303 Style Profile is an ongoing series highlighting unique locals and their incredible style and stories. Go here to see past profiles.

As a defiant teen, Denver pop artist and rapper, Yaysh found herself surrounded by drug dealers, gang members, people who had been in jail and people who lived in poverty. Although she was exposed to the harsh reality of a difficult life early on, she found a way to accept the complexities, evolve and grow. “I don’t think anybody wants life to be a struggle and I think we’re all born in different places and times and situations and have different karma that we have to deal with,” she explained. “But I feel inherently society is fundamentally good and awake because we are all here together right now and we all truly want is a sense of freedom. That’s how I look at it, more big picture.”

Now a meditation practitioner and student of Shambhala Buddhism, Yaysh has found a way to separate from the chaos of life and define herself on her own terms — as a genre-hopping lyricist with uncontainable energy and incomparable style. Once the little girl with the baggy jeans, Tasmanian Devil t-shirt and a bowl haircut, she is now an artist with eclectic taste, a clean cut and undeniable swagger.

Yaysh, Denver Artist, Denver Musician

303 Magazine: What is your earliest memory related to music?

Yaysh: I would pretend to be an opera singer when I was little, and I was really happy and I would sing around my house in my pajamas and everybody would smile and laugh.

303: Who were your music idols growing up?

Y: MC Hammer, Brian McKnight, Missy Elliot was my biggest and Lauryn Hill.

My real idols are my spiritual teacher, Sakyong Mipham Rinpoche, and my mother.

303: Describe the moment you decided to part from your old life in favor of mindfulness and meditation.

Y: I don’t remember the exact moment, it was more like a series of years where my entire life collapsed and I had had a series of deaths in my life as well as several surgeries and had to learn how to walk again. I had broken away from old friendships that were deteriorating and I had you could say a young life crisis and had to start over. I needed to find a way to take care of myself and love myself and learn how to work with my mind, self-esteem, emotions and fear. Above meditation has taught me to be alone, be myself and be ok with it and realize it’s a celebration to be yourself and to be alive. I learned how to uplift myself.

Yaysh, Denver Music, Denver Style, Denver Rap, Denver Hip Hop, Denver Pop

303: You describe yourself musically as genre-hopping. How did you develop such a varied style?

Y: I don’t know if I developed it, I just gave myself the freedom to say whatever I want however I say it and sometimes it comes out more pop, sometimes it comes out more hip-hop, sometimes it comes out something I don’t even know. It’s a very unplanned organic process that is just about flow and feeling and being present. I don’t think about it too much. I just want to make awesome music that feels genuine and is quality.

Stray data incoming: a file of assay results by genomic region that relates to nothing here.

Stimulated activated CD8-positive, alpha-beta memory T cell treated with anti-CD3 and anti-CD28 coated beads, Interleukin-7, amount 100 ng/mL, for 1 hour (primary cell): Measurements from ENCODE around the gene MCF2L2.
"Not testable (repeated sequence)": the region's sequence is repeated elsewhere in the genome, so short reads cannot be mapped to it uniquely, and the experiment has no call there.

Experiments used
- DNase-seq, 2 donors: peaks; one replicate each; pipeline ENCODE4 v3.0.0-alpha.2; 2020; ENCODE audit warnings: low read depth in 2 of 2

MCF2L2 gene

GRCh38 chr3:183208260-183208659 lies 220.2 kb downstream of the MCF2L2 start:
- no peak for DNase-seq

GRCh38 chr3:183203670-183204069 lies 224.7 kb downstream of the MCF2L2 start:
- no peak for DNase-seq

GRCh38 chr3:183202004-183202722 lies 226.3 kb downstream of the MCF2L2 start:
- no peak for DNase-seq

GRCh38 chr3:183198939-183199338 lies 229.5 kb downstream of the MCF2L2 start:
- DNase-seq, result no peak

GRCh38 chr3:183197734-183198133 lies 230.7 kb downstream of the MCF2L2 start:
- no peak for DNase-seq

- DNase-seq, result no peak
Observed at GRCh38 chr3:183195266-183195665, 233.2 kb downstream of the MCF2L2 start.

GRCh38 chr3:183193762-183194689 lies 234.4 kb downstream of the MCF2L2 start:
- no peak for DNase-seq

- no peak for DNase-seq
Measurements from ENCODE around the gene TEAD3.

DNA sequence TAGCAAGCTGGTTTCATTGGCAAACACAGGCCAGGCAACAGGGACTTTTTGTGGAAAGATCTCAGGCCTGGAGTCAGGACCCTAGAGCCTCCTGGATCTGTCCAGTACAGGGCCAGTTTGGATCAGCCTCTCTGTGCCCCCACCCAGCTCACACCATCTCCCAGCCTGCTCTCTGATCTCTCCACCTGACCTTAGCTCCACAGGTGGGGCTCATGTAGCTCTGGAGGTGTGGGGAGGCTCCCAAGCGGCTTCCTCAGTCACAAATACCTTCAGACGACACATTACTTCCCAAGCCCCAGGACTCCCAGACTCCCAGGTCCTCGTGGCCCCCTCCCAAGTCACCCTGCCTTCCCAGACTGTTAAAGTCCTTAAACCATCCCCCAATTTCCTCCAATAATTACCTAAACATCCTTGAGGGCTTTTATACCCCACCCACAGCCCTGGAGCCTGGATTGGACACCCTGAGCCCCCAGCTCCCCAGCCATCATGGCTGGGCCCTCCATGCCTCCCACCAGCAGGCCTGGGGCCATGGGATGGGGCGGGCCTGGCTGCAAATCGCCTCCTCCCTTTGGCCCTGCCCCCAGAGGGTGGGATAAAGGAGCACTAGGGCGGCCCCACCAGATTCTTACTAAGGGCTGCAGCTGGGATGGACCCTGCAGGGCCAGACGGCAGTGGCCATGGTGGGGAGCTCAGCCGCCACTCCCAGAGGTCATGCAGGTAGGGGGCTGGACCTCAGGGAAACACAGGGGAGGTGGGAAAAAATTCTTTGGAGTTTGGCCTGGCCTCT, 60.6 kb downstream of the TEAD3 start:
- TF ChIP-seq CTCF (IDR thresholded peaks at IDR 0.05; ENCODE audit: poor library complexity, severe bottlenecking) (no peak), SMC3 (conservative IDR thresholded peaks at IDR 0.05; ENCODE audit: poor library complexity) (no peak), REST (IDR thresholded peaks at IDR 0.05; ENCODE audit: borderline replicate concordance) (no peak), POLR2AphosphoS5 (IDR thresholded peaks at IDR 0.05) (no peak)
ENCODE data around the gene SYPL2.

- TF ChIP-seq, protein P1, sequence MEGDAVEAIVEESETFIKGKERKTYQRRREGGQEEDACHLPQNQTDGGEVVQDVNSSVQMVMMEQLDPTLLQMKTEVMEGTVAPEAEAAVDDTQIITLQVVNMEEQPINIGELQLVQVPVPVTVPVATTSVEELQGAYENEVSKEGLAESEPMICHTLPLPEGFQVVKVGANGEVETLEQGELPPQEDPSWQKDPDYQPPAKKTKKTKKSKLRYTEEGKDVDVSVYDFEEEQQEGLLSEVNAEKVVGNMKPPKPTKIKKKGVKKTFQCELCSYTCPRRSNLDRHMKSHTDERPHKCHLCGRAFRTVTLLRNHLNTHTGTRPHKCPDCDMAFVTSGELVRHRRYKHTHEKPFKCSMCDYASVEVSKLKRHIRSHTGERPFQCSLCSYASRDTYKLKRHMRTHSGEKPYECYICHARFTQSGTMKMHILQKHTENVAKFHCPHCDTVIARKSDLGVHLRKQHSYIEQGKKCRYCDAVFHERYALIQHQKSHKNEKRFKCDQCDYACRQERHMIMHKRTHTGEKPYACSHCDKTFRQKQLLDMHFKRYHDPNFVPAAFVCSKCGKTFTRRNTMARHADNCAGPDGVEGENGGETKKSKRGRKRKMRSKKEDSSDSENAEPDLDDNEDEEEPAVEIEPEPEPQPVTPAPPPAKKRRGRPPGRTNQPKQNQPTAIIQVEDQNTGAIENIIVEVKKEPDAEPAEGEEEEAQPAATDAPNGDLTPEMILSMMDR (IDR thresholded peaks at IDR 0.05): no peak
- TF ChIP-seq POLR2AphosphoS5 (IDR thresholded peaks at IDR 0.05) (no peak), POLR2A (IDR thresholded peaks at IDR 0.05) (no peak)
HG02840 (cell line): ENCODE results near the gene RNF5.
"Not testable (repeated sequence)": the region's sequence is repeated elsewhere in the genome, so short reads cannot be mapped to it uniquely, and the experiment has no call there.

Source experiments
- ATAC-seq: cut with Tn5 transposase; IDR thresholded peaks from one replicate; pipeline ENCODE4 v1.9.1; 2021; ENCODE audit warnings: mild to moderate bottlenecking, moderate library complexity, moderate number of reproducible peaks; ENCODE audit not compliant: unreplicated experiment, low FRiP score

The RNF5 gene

303: What are some of the benefits and drawbacks of living an outside-of-the-box, fluid, sexually free life?

Y: Well you don’t have to be afraid anymore. The drawback is a lot of people are afraid of you. I would say I’m not afraid to have fun and I’m good at getting people out of their own box but sometimes it’s lonely. But that’s also part of life, you know.

303: Describe your style. How does it differ on stage versus off?

Y: It doesn’t differ. The only thing that differs is that I get a space to just show people and I get to lead the conversation. Daily life you don’t get a stage, it’s not about performance or anything like that. So for me, the stage is extra space to express art and great environment for others.

Yaysh, Denver, Denver Artist, Denver Musician, Denver Style, Denver Fashion

303: What lyrics of yours describe you best?

Y: Muthafucka, I’m the shit.

303: What does the future hold for you? What can we expect to see in the rest of 2018?

Y: To be honest I don’t know. I can’t see past my own nose but maybe I’ll blow up one day or maybe I’ll just be a regular person and a barista at a coffee shop. I’m not sure but whatever I do I’m going to put my best into it and people feel it.

For the rest of 2018, you can see another album release which is called Strawberry Milk as well as another EP release which is called Experience. It’s going to be a lot of fun. I’m also releasing an awesome LGBT Center music video called “Boss” which I will be buzzing around Pride Denver around June 16 and 17. It’s going to be really awesome and you should stay tuned. Lots of new music to come and lots more adventures to go on.

All Photography by Rebecca Grant

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